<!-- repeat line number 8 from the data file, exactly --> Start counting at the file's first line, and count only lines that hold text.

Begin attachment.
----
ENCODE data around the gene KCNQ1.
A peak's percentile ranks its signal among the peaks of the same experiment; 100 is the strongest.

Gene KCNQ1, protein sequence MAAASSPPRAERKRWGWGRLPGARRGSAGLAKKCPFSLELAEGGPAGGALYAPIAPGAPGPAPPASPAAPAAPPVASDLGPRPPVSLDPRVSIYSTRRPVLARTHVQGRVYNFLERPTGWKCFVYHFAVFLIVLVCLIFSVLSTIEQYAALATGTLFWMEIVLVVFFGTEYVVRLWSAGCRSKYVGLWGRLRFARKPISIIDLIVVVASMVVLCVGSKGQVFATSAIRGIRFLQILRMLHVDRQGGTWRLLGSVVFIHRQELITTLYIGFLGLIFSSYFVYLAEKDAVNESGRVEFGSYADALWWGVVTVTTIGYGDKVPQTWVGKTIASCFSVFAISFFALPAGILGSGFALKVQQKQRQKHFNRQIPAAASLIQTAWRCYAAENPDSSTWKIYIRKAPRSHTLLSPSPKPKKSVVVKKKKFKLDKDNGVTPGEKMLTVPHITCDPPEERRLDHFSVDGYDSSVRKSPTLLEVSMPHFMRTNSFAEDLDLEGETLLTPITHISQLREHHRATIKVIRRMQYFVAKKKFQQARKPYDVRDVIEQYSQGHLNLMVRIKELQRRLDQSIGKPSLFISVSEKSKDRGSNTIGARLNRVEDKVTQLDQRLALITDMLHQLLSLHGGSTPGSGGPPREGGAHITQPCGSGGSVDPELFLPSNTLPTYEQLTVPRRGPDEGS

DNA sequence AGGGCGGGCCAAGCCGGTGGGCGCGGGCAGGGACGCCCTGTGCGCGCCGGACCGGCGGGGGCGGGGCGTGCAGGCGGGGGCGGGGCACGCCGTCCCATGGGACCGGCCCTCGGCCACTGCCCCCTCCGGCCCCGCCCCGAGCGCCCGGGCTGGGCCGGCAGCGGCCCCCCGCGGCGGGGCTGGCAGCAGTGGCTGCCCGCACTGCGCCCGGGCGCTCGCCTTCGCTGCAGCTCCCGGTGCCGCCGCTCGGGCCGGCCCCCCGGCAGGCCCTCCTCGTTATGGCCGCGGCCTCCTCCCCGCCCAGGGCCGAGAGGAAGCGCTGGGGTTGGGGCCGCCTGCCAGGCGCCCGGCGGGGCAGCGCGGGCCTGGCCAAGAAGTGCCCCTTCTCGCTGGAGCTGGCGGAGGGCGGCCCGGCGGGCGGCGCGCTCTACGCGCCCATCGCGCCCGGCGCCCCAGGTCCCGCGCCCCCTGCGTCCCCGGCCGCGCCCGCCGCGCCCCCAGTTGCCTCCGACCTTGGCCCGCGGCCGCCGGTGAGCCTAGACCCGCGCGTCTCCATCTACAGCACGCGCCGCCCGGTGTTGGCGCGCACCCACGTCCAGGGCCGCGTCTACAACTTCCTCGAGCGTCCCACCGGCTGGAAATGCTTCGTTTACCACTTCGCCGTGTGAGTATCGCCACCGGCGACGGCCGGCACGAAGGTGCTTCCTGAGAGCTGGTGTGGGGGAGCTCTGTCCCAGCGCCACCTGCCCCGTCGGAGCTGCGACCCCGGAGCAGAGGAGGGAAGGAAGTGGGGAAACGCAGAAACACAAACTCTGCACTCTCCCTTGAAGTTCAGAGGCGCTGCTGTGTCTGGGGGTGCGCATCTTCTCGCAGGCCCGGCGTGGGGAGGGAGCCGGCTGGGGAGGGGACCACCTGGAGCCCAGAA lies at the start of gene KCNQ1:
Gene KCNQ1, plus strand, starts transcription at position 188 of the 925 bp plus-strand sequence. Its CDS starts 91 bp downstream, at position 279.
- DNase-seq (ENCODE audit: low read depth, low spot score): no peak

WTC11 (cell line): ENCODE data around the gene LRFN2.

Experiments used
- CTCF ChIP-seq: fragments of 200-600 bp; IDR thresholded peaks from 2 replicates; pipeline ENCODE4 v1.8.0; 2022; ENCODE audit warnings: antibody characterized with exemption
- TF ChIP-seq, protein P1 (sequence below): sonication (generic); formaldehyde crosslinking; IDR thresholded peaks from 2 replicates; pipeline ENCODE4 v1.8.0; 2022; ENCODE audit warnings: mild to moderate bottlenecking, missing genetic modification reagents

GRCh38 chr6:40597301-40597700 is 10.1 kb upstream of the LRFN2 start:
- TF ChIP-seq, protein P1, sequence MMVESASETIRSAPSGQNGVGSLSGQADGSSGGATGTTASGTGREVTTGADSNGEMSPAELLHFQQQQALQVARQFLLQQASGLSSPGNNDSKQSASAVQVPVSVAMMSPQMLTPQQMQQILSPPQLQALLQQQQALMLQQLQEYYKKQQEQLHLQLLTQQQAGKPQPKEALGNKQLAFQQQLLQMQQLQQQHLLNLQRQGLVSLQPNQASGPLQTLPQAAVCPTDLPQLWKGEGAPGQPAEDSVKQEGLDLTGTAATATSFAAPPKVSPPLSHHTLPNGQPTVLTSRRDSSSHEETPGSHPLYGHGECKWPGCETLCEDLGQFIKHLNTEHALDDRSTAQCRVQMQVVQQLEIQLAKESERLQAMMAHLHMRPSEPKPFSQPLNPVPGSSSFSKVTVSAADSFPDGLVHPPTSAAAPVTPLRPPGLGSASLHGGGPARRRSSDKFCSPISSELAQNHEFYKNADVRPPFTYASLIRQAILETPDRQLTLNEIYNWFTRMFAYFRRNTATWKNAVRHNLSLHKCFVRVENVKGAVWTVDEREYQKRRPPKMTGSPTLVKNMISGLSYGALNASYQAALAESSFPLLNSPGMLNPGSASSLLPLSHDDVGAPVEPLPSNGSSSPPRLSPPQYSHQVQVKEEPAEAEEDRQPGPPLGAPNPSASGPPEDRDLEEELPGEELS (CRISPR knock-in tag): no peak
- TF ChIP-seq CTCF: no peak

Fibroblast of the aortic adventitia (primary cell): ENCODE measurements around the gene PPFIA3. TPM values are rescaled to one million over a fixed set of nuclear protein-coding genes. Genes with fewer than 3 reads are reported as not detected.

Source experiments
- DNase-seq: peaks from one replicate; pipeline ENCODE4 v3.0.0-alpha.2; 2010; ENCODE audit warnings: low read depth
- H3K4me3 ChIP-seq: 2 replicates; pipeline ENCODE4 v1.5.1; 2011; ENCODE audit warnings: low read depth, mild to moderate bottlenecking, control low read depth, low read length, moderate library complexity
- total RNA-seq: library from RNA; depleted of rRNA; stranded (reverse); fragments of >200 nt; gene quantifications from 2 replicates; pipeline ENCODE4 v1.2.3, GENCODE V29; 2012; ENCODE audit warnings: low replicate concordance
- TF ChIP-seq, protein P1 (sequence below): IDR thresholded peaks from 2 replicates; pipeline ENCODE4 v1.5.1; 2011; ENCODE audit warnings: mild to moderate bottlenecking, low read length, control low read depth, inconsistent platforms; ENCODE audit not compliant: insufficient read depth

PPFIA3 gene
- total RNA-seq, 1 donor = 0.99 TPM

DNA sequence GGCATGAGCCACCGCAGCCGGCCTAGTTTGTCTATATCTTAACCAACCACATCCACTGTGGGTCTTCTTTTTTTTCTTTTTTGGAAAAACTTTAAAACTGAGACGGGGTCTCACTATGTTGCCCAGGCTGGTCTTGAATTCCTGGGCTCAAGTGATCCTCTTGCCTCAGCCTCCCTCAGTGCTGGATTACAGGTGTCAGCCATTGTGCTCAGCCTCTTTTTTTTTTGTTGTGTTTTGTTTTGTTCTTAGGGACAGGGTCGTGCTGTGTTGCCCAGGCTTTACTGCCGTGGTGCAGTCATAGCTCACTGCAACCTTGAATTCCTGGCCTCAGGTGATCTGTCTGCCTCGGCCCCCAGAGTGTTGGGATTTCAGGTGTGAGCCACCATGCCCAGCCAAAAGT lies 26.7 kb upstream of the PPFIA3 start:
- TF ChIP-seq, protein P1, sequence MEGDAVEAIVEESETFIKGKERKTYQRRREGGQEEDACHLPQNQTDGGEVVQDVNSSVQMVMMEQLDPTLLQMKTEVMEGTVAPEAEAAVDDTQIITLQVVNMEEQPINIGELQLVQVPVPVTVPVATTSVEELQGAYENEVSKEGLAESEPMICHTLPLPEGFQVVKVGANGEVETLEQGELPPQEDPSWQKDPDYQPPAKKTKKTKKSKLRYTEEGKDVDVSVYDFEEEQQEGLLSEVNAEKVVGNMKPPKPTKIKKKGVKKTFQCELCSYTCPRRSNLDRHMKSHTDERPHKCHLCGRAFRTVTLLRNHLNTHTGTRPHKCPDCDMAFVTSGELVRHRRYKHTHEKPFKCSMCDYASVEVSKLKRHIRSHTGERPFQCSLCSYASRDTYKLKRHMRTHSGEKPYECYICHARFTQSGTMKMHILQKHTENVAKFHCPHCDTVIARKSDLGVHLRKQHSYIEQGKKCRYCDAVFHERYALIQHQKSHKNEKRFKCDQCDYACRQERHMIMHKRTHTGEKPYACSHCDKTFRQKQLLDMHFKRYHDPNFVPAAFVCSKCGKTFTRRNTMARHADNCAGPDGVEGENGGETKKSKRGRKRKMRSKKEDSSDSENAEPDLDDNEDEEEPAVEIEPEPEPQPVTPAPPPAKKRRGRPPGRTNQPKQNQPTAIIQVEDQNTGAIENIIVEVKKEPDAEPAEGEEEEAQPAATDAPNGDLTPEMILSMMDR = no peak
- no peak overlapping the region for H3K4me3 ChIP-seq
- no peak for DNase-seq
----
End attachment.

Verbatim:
Experiments used